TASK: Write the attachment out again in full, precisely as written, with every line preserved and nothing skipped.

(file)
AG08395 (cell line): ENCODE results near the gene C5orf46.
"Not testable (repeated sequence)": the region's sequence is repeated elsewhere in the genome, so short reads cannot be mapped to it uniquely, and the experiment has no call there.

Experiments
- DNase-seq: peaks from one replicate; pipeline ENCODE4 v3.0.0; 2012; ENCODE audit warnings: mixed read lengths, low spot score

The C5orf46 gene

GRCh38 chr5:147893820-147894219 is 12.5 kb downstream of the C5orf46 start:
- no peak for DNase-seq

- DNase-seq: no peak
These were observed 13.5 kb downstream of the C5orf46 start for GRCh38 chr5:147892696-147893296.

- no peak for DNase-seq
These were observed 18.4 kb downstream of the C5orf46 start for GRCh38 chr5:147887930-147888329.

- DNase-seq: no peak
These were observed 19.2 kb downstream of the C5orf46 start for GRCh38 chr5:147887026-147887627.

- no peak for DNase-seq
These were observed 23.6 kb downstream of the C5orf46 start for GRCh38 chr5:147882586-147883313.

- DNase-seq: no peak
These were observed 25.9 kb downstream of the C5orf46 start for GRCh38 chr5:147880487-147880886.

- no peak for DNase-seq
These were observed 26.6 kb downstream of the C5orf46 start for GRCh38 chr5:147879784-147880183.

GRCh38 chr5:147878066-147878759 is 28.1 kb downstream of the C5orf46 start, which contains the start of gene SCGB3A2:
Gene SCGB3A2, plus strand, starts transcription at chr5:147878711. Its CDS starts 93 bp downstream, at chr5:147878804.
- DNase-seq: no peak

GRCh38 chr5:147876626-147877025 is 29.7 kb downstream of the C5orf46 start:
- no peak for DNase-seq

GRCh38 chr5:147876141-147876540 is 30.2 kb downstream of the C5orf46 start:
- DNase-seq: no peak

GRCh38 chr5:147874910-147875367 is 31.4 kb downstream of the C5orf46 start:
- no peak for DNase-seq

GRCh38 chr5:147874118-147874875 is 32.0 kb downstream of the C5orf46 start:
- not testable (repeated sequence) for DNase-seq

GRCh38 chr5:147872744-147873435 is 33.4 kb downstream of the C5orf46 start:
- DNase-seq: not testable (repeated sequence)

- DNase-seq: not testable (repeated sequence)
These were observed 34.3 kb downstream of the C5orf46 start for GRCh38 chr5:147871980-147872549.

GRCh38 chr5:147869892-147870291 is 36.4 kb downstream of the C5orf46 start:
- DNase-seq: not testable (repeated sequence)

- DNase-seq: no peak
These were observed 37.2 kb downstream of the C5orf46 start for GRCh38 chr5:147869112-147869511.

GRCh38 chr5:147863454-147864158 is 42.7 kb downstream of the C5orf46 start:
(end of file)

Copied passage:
AG08395 (cell line): ENCODE results near the gene C5orf46.
"Not testable (repeated sequence)": the region's sequence is repeated elsewhere in the genome, so short reads cannot be mapped to it uniquely, and the experiment has no call there.

Experiments
- DNase-seq: peaks from one replicate; pipeline ENCODE4 v3.0.0; 2012; ENCODE audit warnings: mixed read lengths, low spot score

The C5orf46 gene

GRCh38 chr5:147893820-147894219 is 12.5 kb downstream of the C5orf46 start:
- no peak for DNase-seq

- DNase-seq: no peak
These were observed 13.5 kb downstream of the C5orf46 start for GRCh38 chr5:147892696-147893296.

- no peak for DNase-seq
These were observed 18.4 kb downstream of the C5orf46 start for GRCh38 chr5:147887930-147888329.

- DNase-seq: no peak
These were observed 19.2 kb downstream of the C5orf46 start for GRCh38 chr5:147887026-147887627.

- no peak for DNase-seq
These were observed 23.6 kb downstream of the C5orf46 start for GRCh38 chr5:147882586-147883313.

- DNase-seq: no peak
These were observed 25.9 kb downstream of the C5orf46 start for GRCh38 chr5:147880487-147880886.

- no peak for DNase-seq
These were observed 26.6 kb downstream of the C5orf46 start for GRCh38 chr5:147879784-147880183.

GRCh38 chr5:147878066-147878759 is 28.1 kb downstream of the C5orf46 start, which contains the start of gene SCGB3A2:
Gene SCGB3A2, plus strand, starts transcription at chr5:147878711. Its CDS starts 93 bp downstream, at chr5:147878804.
- DNase-seq: no peak

GRCh38 chr5:147876626-147877025 is 29.7 kb downstream of the C5orf46 start:
- no peak for DNase-seq

GRCh38 chr5:147876141-147876540 is 30.2 kb downstream of the C5orf46 start:
- DNase-seq: no peak

GRCh38 chr5:147874910-147875367 is 31.4 kb downstream of the C5orf46 start:
- no peak for DNase-seq

GRCh38 chr5:147874118-147874875 is 32.0 kb downstream of the C5orf46 start:
- not testable (repeated sequence) for DNase-seq

GRCh38 chr5:147872744-147873435 is 33.4 kb downstream of the C5orf46 start:
- DNase-seq: not testable (repeated sequence)

- DNase-seq: not testable (repeated sequence)
These were observed 34.3 kb downstream of the C5orf46 start for GRCh38 chr5:147871980-147872549.

GRCh38 chr5:147869892-147870291 is 36.4 kb downstream of the C5orf46 start:
- DNase-seq: not testable (repeated sequence)

- DNase-seq: no peak
These were observed 37.2 kb downstream of the C5orf46 start for GRCh38 chr5:147869112-147869511.

GRCh38 chr5:147863454-147864158 is 42.7 kb downstream of the C5orf46 start: